I didn't mean it for precious cheek

Baheth

Senior Member
Arabic
<——-Excess quote removed by moderator (Florentia52)——->

But the engine-driver took the little engine and looked at it—and the fireman ceased for an instant to shovel coal, and looked, too.
"It's like your precious cheek," said the engine-driver—"whatever made you think we'd be bothered tinkering penny toys?"
"I didn't mean it for precious cheek," said Bobbie; "only everybody that has anything to do with railways is so kind and good, I didn't think you'd mind. You don't really—do you?" she added, for she had seen a not unkindly wink pass between the two.

From Nesbit's 'The Railway Children'. Would you please explain these sentences?
 
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  • lingobingo

    Senior Member
    English - England
    It’s old-fashioned language. And I’m not sure why “It’s like” is used. But it can probably be paraphrased something like this:

    “That’s typical of your cheeky impertinence!”, said the engine driver (in a kindly manner), “What on earth gave you the idea that we’d be willing to fiddle about mending cheap toys?”
    “I didn’t mean to be cheeky,” said Bobbie…
     

    Uncle Jack

    Senior Member
    British English
    "Precious" is an intensifier, like bloody. "Cheek" is doing or saying something presumptuous or impertinent.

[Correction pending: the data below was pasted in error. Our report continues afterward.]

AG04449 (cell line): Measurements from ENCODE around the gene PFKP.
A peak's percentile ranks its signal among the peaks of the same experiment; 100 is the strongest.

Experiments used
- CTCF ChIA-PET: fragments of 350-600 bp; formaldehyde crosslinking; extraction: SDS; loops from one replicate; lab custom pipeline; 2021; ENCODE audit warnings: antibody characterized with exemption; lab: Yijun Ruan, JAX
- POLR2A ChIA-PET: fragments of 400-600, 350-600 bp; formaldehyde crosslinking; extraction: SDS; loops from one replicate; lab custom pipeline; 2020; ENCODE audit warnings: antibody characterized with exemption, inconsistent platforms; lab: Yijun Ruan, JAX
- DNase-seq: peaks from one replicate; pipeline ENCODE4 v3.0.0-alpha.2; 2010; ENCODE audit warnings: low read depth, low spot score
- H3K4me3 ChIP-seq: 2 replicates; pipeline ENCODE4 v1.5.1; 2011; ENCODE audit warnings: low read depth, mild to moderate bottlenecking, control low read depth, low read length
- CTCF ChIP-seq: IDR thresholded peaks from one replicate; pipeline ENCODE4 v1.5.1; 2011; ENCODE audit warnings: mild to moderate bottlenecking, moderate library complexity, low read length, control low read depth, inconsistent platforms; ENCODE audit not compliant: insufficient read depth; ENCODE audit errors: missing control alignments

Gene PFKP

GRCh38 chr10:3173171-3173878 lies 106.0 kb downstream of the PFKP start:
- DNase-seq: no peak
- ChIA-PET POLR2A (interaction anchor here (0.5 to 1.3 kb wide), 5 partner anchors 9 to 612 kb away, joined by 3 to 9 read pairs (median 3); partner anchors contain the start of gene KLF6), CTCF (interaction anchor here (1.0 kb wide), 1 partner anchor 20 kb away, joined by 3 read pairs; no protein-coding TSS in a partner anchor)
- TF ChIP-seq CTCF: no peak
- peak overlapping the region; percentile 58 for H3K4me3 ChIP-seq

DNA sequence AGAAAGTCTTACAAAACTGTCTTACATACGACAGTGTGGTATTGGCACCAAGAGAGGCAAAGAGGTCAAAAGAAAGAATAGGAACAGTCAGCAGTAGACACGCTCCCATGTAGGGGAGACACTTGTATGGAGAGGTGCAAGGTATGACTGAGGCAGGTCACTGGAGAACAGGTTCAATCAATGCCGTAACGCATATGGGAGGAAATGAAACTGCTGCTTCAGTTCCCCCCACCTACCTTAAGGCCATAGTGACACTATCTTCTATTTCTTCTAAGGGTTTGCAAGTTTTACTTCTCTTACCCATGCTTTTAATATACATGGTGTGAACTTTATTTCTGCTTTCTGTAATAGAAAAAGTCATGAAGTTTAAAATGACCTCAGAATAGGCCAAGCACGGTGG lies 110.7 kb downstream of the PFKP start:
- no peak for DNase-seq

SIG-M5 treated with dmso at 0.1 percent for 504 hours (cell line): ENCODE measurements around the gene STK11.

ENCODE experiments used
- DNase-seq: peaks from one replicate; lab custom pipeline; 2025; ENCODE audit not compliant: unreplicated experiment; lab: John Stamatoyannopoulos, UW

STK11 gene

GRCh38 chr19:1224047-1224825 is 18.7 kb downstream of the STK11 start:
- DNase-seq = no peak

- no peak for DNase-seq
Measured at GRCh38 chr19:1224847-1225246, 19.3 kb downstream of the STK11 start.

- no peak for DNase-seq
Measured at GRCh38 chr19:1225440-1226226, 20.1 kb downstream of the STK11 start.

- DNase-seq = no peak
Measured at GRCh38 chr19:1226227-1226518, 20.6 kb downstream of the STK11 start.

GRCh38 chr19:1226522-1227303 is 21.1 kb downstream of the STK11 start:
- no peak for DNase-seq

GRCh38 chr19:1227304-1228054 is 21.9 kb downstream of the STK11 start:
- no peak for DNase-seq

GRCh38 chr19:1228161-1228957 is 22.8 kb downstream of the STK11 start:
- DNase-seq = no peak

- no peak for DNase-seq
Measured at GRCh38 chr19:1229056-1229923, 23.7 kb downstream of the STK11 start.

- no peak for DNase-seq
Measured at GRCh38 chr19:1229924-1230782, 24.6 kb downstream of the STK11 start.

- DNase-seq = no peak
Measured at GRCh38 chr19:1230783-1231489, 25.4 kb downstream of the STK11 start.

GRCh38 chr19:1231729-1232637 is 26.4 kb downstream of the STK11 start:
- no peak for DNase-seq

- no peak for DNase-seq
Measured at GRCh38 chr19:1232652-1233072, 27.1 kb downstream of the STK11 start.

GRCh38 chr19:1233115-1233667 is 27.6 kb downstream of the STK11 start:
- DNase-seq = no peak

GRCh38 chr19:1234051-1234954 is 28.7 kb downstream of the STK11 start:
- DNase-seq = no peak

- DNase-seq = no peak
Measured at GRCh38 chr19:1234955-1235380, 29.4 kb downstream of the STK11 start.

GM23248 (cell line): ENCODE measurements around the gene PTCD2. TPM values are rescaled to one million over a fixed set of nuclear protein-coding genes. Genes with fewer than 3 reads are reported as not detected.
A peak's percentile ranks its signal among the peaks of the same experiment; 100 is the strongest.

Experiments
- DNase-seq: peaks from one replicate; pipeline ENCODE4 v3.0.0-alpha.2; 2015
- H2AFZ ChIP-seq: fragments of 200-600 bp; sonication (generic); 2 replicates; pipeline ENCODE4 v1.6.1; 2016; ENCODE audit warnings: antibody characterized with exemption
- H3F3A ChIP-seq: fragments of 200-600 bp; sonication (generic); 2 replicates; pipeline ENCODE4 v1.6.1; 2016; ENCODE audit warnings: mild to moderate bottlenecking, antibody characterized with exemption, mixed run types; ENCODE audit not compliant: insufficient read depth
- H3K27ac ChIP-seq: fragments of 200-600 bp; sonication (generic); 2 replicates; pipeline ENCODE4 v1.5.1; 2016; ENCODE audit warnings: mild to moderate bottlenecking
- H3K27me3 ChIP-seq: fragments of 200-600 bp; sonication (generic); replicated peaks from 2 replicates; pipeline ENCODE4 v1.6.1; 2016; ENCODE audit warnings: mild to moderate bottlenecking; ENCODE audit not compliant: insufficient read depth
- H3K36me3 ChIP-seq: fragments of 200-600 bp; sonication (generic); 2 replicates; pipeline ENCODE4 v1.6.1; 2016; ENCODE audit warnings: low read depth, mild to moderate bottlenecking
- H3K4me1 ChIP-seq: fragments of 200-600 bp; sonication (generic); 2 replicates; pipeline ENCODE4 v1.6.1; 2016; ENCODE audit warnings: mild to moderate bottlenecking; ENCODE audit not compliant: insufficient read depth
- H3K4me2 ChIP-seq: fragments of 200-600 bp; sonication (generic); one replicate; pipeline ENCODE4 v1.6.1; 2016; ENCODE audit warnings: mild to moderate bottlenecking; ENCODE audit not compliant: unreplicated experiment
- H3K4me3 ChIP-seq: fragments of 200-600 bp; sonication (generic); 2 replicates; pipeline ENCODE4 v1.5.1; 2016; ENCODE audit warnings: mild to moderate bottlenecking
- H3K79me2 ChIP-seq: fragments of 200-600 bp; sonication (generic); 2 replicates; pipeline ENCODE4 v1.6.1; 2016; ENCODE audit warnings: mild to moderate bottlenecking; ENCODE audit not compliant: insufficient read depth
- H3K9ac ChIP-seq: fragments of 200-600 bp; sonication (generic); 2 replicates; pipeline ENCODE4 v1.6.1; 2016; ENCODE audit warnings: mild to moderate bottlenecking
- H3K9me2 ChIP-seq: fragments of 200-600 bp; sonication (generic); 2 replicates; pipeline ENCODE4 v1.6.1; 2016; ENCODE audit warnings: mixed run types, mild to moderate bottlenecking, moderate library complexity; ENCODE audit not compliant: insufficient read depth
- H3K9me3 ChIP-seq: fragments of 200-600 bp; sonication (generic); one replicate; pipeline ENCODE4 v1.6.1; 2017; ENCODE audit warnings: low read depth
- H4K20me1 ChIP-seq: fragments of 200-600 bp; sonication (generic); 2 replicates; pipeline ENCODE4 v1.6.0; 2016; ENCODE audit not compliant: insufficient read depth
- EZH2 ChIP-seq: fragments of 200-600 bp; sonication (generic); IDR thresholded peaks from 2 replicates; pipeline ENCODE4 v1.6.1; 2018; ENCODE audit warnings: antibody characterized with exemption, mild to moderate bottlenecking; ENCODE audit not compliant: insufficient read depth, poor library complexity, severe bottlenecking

I am a little puzzled by the driver's "It's like", as if he is referring to something else, and I wonder if it is a corruption of "I like", used sarcastically, which really means I'm surprised by (usually in a not particularly nice way), or I am not impressed with.

    Bobbie repeats the driver's "precious cheek" (Bobbie often repeats other people's phrases in her replies, I notice), so it needs a preposition, but I don't think this is the sort of thing she would have said herself. "I didn't mean to be impertinent" is the meaning.
     

    Barque

    Senior Member
    Tamil
    It's like
    I took the "It's like your..." to be a variation of "Just like you to be...", meaning "It's typical of you to be so cheeky".

    But it does suggest that they knew Bobbie or had met her before. Had they?
     
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    Baheth

    Senior Member
    Arabic
    I took the "It's like your..." to be a variation of "Just like you to be...", meaning "It's typical of you to be so cheeky".

    But it does suggest that they knew or had met Bobbie before. Had they?
    No, they had not.
     

    Uncle Jack

    Senior Member
    British English
    Then I suppose they meant "Just like a girl of your age to be so cheeky".
    She had not long beforehand climbed onto the railway engine while it was stood in the station. This is certainly another example of her "cheekiness", and I had wondered whether the driver was referring back to this. Asking the driver to repair Peter's broken toy engine is just like the cheek of climbing onto his real engine, but quite honestly I don't think this quite fits.
     
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